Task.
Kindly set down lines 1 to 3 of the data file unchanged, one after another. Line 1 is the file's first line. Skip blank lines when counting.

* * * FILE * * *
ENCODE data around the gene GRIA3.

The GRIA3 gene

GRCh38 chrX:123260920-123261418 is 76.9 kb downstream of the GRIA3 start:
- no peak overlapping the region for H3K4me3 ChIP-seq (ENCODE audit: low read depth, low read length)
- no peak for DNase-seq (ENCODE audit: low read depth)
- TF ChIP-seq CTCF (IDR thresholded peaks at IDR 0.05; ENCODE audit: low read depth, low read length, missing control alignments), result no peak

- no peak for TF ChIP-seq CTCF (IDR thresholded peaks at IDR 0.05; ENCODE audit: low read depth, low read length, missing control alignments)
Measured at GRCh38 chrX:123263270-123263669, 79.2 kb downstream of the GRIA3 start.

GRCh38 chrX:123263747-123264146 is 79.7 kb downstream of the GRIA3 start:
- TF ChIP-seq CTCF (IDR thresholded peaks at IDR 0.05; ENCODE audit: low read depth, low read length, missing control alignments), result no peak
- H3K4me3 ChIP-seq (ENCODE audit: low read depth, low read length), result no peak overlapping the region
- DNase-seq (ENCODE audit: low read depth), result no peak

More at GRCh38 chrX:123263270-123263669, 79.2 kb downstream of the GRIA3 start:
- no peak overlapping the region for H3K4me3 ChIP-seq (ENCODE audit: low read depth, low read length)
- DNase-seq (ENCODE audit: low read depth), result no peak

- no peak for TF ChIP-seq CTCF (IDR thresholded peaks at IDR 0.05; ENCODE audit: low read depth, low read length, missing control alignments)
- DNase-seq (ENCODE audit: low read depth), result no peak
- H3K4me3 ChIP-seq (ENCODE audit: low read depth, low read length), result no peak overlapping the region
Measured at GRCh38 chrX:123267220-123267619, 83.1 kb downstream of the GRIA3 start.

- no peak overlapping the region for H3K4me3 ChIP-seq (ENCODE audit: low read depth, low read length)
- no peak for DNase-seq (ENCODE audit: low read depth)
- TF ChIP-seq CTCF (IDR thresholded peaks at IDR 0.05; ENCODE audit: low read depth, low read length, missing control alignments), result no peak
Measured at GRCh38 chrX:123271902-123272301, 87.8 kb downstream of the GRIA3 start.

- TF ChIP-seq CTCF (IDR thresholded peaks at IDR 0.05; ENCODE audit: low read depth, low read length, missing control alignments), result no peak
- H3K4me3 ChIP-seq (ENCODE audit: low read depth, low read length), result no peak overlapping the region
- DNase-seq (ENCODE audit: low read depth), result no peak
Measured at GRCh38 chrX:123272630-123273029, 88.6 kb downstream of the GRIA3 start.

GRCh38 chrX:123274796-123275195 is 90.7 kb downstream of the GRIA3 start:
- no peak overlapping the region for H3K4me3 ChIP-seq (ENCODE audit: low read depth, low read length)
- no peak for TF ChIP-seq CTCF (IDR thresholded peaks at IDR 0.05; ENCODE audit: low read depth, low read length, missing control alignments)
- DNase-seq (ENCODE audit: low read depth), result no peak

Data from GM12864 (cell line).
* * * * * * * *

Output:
ENCODE data around the gene GRIA3.

The GRIA3 gene

GRCh38 chrX:123260920-123261418 is 76.9 kb downstream of the GRIA3 start: